As the recreational vehicle industry approaches the end of 2022, the nation’s economic malaise and spiking interest rates have caused buyers to tap the brakes on purchasing RVs.
The latest data from the Recreational Vehicle Industry Association shows year-to-date shipments are down 8.2% compared to the first nine months of 2021. The month of September was especially challenging, as overall wholesale shipments to dealers were down 48.5% compared to September 2021.
RVIA spokesperson Monika Geraci called the decline a “normalization” of the industry following record shipments last year.
“Last year was a record setting year—over 600,000 RVs were built in 2021. That was a nearly 20% increase over any previous year,” said Geraci. “Our latest forecast shows that we’re going to be just shy of 500,000, which will be the third best year on record, right there close to 2017.”
Before last year’s record-setting production, 2017 was the previous high with 506,000 units shipped. “We’re looking to be really right back there,” Geraci said.
Many of the major RV manufacturers are located in northern Indiana. Indiana factories have produced about 80% of U.S. RV units in recent years, according to the association.
Breaking it down, towable RVs ended September down 54% against September 2021, but motorhomes finished the month up 21% compared to the same month last year. Motorhomes account for 10% of all sales.
“This is a double-digit drop, but we were having double-digit increases last year,” said Geraci. “Now it’s coming back down to where that 40-year, long-term growth line is.”
Despite a drop in shipments, RV makers are still posting big gains.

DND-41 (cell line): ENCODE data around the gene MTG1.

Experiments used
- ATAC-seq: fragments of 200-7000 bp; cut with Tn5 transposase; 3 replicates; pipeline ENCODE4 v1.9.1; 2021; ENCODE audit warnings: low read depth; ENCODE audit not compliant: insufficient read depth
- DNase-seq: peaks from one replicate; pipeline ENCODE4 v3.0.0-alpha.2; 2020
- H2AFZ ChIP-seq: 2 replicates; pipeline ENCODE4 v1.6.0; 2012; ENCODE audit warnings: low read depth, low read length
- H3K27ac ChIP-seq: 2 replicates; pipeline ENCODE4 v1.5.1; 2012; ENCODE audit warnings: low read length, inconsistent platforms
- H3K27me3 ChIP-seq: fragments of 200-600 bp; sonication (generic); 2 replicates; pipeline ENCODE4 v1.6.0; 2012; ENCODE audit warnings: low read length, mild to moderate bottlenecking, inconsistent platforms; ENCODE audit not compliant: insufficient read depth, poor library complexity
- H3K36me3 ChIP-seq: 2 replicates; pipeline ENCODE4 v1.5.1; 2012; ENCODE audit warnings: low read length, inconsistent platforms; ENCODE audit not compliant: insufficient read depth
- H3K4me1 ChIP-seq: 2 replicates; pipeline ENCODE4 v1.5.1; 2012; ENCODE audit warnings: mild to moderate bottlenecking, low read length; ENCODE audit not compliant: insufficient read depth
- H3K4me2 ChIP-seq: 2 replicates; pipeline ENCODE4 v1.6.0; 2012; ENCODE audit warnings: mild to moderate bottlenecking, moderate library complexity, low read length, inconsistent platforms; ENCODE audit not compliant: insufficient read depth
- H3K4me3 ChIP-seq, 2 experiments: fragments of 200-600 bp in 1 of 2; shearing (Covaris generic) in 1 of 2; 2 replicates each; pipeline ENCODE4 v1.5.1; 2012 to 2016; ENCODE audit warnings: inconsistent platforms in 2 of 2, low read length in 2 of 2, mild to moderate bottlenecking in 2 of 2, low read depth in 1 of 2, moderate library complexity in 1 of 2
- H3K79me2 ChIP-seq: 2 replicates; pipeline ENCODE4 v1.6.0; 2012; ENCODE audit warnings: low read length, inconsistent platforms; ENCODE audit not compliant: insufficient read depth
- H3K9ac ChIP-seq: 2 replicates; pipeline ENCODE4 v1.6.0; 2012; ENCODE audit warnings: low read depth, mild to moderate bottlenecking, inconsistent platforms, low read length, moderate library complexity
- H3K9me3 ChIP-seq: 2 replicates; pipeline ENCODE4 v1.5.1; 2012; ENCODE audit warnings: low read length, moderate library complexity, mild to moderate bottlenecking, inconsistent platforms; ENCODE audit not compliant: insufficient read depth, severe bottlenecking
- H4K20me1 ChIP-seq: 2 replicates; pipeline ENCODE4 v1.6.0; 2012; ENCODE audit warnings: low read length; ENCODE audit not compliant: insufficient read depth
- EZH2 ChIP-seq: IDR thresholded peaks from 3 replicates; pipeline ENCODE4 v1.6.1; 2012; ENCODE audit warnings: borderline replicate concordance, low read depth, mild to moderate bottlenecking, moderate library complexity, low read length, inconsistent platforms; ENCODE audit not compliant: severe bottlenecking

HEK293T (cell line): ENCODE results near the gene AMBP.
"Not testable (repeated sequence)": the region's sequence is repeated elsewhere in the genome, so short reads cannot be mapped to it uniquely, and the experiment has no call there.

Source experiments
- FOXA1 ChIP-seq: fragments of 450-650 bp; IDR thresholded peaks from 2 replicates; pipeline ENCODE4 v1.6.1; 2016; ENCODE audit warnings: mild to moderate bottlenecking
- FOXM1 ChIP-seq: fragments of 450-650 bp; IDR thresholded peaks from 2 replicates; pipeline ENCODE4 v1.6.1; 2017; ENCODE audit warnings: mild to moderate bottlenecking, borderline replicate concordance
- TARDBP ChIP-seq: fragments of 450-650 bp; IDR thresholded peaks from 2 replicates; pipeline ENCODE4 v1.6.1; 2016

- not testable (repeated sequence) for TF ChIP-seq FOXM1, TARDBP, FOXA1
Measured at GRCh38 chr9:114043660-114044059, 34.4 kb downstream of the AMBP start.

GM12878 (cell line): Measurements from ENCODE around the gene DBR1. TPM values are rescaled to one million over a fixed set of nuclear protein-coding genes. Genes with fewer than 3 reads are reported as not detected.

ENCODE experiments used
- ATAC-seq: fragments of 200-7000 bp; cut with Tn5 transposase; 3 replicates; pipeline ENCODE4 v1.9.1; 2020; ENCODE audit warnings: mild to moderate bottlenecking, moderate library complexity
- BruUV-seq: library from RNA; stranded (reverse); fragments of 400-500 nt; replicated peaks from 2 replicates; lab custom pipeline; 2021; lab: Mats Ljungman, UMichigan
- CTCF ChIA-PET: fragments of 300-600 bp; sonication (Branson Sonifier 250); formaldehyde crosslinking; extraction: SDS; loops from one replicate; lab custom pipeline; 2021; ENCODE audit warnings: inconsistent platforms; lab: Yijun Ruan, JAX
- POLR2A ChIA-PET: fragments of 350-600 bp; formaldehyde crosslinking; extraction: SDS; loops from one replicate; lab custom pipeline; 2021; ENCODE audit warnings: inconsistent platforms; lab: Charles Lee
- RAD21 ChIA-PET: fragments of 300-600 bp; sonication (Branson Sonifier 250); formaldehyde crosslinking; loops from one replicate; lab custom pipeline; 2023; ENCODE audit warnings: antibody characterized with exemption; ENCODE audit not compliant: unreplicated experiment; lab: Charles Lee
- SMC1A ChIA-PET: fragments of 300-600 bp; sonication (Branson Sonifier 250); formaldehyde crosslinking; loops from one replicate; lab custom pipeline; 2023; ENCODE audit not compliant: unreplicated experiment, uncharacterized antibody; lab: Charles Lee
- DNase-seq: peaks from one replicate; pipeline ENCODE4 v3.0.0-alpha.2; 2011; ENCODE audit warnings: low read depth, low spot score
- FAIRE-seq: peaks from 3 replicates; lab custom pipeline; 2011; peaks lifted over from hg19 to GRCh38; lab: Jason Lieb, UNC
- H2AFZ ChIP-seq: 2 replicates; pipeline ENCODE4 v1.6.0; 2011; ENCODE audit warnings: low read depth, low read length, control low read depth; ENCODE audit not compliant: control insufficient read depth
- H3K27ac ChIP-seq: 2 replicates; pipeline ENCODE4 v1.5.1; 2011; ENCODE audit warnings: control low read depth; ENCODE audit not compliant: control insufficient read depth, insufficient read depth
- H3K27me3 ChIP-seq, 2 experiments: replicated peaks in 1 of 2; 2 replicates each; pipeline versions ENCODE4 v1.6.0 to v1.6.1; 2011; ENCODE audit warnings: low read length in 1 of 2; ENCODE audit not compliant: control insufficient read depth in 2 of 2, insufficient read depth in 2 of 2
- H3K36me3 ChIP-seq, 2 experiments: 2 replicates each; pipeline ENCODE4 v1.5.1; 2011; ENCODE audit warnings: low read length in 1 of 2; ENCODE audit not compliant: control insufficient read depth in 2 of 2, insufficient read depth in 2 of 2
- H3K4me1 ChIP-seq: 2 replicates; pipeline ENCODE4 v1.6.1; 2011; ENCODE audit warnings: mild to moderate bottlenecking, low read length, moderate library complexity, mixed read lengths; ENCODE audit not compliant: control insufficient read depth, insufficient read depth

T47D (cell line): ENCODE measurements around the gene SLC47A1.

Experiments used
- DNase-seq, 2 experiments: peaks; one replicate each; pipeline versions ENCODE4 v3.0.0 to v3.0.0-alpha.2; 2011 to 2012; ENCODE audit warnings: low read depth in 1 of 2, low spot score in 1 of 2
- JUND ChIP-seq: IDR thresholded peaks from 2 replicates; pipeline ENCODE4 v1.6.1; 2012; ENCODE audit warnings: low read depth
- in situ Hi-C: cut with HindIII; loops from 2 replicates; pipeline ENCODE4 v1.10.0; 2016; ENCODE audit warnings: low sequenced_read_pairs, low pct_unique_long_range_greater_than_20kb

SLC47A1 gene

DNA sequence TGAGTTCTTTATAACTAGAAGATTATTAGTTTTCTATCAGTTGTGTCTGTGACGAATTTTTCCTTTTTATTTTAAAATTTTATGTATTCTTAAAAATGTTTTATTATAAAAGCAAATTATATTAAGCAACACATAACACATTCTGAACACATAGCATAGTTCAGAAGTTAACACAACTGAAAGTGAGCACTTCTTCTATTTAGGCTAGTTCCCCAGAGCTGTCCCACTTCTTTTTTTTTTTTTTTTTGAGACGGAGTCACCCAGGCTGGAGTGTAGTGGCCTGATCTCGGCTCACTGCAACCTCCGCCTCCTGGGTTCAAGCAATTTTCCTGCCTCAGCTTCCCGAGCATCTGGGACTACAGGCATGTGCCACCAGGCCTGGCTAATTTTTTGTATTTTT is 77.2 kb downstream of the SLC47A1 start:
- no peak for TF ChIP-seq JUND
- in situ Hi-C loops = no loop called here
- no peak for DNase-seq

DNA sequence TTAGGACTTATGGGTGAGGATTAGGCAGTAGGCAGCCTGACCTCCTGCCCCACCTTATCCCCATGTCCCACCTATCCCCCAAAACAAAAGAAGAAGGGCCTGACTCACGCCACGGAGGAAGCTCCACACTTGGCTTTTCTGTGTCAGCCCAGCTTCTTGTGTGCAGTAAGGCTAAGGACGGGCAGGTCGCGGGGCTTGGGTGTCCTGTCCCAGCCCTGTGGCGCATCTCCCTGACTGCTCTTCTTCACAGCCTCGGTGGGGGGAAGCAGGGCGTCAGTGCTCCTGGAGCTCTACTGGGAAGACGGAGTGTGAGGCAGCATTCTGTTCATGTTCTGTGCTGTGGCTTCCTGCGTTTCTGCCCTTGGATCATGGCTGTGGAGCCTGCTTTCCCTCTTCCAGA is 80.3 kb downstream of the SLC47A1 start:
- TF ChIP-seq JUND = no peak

Elkhart-based LCI Industries last week reported third quarter net income of $61.4 million compared to $63.4 million during the same period a year ago. LCI Industries President and CEO Jason Lippert said the company delivered a “strong performance” despite a downturn in recreational vehicle demand.
“During the third quarter, we delivered growth in adjacent markets and leveraged our flexible cost structure to support profitability, as the RV industry adjusts to softened consumer demand and macroeconomic uncertainty,” Lippert said.
The company is also reporting Q3 net sales of $1.1 billion, down from $1.2 billion during the same period a year ago.
In September, Elkhart-based THOR Industries reported full-year net income of $1 billion, a record for the company. THOR President and CEO Bob Martin acknowledged a “softening in the towable RV sector” during the fourth quarter, but still posted Q4 net income of $281 million, compared to $230 million during the same a year ago.
RVIA data shows during the first five months of this year, monthly shipments surpassed last year’s record-breaking year. But at the mid-point of 2022, as inflation and interest rates surged higher, demand lessened, and so too shipments from manufacturers to dealers.
“The macroeconomic issues are not great, particularly inflation,” said Geraci. “But what we know is that RV travel is a more economical way to travel.”
Looking to the year ahead, the RVIA is expecting a further drop in wholesale shipments. A quarterly industry forecast, conducted by ITR Economics, puts the estimate at 419,000 units in 2023.
If realized, that would be a 16% decline from the projected 2022 total.
“We’re expecting to see these monthly shipments be a little bit lower, like we’ve seen on the back half of this year. And then we expect it to pick back up,” Geraci said.
The RVIA says Indiana factories account for 86% of U.S. RV units. Second place belongs to Oregon with just 3% of RV production.